A while back, I wrote a short bit on the map-territory relation with respect to our interactions with (digital) media. Soon after that, in February of 2014, I was invited to speak at Cafe Riche (the ‘Folisofiekafee’) in Church Square in Pretoria on the same subject. That lecture then became part of my second year teaching. To crystalize my thoughts on the subject I’ve written the following.
For the longest time, many people have thought that by splitting and dividing reality up into words and meanings, into messages and multiple interpretations, we are able to control the degree to which we are influenced by the world. In other words, many assume that by naming reality they have set up the co-ordinates according to which reality must function; by translating the experience of the truth into language, they assume that they have understood the truth itself. By naming things they have assuming that that have some control over the things themselves. But the truth is always stranger than fiction and reality is bigger than our obsession with naming. This must be the case, I suppose, for we have created fiction and various labels to suit ourselves.
I say this not to disregard the importance of fiction. In fact, I think that fiction must have its place, for it can help us to navigate the reality. Human beings have always tended to rely on stories to make sense of the world, to make it discernable, palatable and relatable. In fact, stories may even make life more livable. But in telling our stories, we need to be careful not to fall into the trap known as the narrative fallacy, which is the name given to the tendency we have to automatically read a story into things that are not narratives, as well as the tendency to assume that just because we understand a story aboutsomething we must actually understand the thing itself.
The story is not the reality, even though it is most definitely a part of reality. The fiction is part of the truth, but not the truth itself. The name is not the thing itself.
Nevertheless, fiction may not just be something we find in stories; that is, in myths, movies and tabloid newspapers, among other things. Rather, it seems that fiction is a symbol for anything that we invent and then consequently interact with. Fiction as a construction is just one medium amongst many others; it is something made, which then shapes the way that we interact with the world that we encounter.
That, of course, would be one definition of a medium. Another one would be, as Marshall McLuhan suggests, that a medium is any extension of ourselves or anything that introduces a new scale or pattern into our associations. For instance, clothing extends the skin and, as fashion has shown us, changes the way that we see and understand people, as well as (more functionally) what sort of weather we are willing to put up with. It is often said that the clothes make the man; and while this is literally false, it is metaphorically true. As another example, a bicycle extends our feet, and so changes the pace at which we live, as do motorbikes and cars and trains. The telephone extends our ears and mouths, and a cellphone builds on this by extending our eyes as well via a screen. And anything connected to the internet — to that massive neural network called the world wide web — extends our minds and our central nervous systems out into the world.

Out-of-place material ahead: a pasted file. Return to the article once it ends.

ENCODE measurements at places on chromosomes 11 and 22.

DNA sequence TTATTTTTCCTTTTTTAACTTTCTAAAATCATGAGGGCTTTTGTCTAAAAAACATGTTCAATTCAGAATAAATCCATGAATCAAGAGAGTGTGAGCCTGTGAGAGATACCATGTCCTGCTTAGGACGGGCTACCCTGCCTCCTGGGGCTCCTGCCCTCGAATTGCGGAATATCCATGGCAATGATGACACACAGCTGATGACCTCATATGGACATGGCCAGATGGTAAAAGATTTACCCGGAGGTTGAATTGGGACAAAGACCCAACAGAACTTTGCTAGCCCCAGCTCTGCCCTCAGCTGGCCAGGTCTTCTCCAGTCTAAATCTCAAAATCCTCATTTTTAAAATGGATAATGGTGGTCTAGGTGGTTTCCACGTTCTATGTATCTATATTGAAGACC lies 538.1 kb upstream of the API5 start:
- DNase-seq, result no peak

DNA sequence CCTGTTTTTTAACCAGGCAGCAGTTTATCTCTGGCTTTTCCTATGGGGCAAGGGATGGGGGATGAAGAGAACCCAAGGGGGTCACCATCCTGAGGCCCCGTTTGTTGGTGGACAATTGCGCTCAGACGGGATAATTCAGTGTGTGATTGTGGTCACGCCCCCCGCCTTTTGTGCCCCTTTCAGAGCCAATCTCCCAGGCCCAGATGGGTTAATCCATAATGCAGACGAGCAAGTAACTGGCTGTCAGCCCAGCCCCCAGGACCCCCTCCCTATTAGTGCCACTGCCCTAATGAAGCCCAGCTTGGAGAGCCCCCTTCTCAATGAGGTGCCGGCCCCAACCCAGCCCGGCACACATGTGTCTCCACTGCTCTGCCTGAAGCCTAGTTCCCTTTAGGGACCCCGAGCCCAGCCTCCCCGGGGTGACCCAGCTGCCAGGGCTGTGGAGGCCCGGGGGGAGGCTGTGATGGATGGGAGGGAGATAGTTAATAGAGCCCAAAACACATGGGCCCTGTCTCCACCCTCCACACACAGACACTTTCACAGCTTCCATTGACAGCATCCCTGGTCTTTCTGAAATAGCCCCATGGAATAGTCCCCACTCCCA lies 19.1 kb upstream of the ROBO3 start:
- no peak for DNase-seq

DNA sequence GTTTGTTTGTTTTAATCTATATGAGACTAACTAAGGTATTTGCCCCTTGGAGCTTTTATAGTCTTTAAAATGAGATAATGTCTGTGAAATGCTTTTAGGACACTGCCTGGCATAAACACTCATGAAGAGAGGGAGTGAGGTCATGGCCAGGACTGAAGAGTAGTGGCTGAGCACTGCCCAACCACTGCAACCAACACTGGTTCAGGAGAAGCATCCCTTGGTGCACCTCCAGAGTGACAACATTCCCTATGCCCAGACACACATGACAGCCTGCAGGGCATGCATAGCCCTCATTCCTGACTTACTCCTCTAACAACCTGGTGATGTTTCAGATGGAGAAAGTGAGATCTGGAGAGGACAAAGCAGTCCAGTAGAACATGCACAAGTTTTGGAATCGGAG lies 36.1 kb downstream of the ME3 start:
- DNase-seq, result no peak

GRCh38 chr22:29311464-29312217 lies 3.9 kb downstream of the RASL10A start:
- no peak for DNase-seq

But, of course, while media are extensions of self, they are amputations too. Extend one thing and you’re likely to lose another. Extend your ears and mouth when talking on a cellphone and your ability to drive well is significantly diminished because it renders you somewhat disembodied. These same cellphones will connect us to almost anyone across the world while simultaneously preventing us from connecting with the person or people right where we are.
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So, what do media do? The best way to see this is to try and see media without any content. That way we will see that media force us to rethink our world, not just in terms of encoding and decoding; that is, in terms of content and meaning (or language about the world we live in). Media primarily cause us to rethink our world in terms of context and environment. By rethink, I do not simply meanconceptualise. Media affect us beyond the level of concepts, at the very level of our interactions with the world. For example, the simple invention of an axe causes us to interact with trees differently. Thus we could say that media trump their messages; they bring about changes in the ways that we relate to the world and to each other by operating at a pre-conceptual level that often escapes our conscious awareness and our various ways of articulating our awareness through language (although, to be clear, language is also a medium that shapes our interactions with the world).